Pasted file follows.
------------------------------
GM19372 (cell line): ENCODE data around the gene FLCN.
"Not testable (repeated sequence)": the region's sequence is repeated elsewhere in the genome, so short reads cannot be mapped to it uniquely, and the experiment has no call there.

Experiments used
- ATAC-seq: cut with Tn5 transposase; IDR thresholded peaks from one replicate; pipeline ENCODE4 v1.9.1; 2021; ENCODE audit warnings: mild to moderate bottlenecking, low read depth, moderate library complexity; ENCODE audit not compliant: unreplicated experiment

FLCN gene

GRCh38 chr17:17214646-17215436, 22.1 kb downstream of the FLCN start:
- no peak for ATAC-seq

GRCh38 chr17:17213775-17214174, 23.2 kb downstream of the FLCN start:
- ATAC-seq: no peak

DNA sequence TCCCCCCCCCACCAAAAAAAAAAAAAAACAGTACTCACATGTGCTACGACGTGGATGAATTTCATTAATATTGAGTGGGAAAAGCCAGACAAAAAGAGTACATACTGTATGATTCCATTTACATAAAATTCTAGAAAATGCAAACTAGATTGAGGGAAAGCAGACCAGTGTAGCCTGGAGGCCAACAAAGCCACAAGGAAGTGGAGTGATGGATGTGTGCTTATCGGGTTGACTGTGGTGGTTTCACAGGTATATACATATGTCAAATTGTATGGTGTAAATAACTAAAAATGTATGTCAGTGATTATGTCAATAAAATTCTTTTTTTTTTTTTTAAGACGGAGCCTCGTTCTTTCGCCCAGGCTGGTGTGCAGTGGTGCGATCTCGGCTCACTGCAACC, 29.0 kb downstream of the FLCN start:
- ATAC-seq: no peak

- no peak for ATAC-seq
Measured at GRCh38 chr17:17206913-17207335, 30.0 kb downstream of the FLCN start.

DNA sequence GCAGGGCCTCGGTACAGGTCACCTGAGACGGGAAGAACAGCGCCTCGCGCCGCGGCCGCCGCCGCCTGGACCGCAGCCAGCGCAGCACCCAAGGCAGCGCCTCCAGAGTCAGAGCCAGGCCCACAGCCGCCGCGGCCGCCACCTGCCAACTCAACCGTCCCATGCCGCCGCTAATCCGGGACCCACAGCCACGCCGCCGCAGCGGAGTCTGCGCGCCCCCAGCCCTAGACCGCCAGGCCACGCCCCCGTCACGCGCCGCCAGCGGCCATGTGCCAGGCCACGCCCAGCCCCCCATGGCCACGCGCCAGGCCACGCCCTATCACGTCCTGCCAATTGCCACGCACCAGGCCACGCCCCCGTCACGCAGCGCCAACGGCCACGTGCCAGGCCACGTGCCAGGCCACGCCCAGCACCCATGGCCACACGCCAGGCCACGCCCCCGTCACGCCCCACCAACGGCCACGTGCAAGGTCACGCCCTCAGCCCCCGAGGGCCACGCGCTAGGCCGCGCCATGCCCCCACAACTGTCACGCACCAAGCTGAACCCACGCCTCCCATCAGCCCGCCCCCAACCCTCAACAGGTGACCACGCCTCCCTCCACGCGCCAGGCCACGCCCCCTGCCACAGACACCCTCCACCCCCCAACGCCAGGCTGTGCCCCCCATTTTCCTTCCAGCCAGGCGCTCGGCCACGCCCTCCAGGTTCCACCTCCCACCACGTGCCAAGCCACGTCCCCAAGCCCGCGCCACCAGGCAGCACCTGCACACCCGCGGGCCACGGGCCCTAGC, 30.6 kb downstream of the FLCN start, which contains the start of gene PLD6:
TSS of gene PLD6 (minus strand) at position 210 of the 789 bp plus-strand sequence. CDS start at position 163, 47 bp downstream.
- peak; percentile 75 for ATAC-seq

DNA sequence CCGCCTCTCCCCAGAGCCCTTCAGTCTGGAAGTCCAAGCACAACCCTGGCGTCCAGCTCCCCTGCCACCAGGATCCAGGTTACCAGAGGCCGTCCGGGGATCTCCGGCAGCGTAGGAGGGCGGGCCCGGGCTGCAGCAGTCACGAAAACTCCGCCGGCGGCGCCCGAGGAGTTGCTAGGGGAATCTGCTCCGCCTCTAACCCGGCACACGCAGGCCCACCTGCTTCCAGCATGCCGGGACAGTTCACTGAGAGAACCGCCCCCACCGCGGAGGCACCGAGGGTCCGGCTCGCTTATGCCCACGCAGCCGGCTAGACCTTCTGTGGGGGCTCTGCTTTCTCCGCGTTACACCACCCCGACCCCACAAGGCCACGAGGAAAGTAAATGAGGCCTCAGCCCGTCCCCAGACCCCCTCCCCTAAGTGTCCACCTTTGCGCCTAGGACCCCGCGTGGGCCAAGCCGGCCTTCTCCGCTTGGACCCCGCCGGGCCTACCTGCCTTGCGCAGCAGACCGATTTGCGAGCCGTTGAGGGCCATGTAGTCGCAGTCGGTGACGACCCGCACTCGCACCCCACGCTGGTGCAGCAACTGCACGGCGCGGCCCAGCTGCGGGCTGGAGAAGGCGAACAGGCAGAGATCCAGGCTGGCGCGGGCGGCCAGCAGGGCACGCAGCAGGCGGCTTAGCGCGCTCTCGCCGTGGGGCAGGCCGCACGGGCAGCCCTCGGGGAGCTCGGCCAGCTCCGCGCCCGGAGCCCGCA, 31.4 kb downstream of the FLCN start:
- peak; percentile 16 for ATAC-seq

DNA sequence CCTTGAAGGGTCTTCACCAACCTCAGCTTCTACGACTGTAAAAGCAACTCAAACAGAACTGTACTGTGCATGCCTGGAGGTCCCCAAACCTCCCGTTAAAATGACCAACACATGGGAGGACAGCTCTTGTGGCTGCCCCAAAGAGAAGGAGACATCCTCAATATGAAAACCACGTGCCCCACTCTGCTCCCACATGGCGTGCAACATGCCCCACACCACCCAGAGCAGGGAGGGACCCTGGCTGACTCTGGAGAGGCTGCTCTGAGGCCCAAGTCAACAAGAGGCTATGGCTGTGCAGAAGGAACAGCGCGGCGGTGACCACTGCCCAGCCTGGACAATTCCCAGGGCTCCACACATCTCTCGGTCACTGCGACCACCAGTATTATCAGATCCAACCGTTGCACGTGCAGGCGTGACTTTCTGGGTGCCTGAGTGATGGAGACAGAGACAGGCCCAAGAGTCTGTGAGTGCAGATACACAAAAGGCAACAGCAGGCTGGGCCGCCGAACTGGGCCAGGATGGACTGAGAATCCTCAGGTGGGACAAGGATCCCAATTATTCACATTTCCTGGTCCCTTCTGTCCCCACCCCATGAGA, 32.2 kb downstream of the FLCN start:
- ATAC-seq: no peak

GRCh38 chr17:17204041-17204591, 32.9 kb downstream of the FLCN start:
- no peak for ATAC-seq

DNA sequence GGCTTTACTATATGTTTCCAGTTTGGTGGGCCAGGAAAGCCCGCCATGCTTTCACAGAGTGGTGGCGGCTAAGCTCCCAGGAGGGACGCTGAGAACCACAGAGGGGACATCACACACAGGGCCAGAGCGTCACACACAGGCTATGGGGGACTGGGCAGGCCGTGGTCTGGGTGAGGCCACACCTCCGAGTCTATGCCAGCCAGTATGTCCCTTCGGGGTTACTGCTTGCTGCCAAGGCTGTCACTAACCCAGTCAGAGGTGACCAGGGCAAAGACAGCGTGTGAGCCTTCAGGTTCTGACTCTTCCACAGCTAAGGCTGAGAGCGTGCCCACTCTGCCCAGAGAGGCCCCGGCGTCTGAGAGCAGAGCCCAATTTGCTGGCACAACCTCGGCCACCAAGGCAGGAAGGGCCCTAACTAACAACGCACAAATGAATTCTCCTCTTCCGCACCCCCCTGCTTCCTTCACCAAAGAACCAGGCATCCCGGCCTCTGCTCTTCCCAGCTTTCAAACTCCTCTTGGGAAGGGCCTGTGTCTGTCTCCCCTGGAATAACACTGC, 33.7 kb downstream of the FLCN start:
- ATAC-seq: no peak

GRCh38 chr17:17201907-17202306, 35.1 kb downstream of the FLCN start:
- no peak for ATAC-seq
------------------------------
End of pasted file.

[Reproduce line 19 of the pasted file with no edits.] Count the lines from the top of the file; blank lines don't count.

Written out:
DNA sequence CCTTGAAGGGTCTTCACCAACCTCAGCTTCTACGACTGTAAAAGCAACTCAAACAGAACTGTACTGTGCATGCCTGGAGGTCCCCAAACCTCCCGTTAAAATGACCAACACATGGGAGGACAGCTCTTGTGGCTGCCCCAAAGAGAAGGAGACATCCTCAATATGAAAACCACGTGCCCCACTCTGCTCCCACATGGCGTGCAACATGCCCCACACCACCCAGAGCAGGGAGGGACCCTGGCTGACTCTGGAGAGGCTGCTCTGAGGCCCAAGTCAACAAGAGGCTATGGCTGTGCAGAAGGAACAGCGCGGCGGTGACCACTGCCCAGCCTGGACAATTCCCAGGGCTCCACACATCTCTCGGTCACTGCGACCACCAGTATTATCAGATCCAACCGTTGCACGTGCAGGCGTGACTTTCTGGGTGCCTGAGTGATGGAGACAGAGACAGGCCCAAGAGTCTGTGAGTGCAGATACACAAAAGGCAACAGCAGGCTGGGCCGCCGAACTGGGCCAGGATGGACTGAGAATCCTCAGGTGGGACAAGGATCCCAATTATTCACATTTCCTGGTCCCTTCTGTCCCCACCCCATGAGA, 32.2 kb downstream of the FLCN start: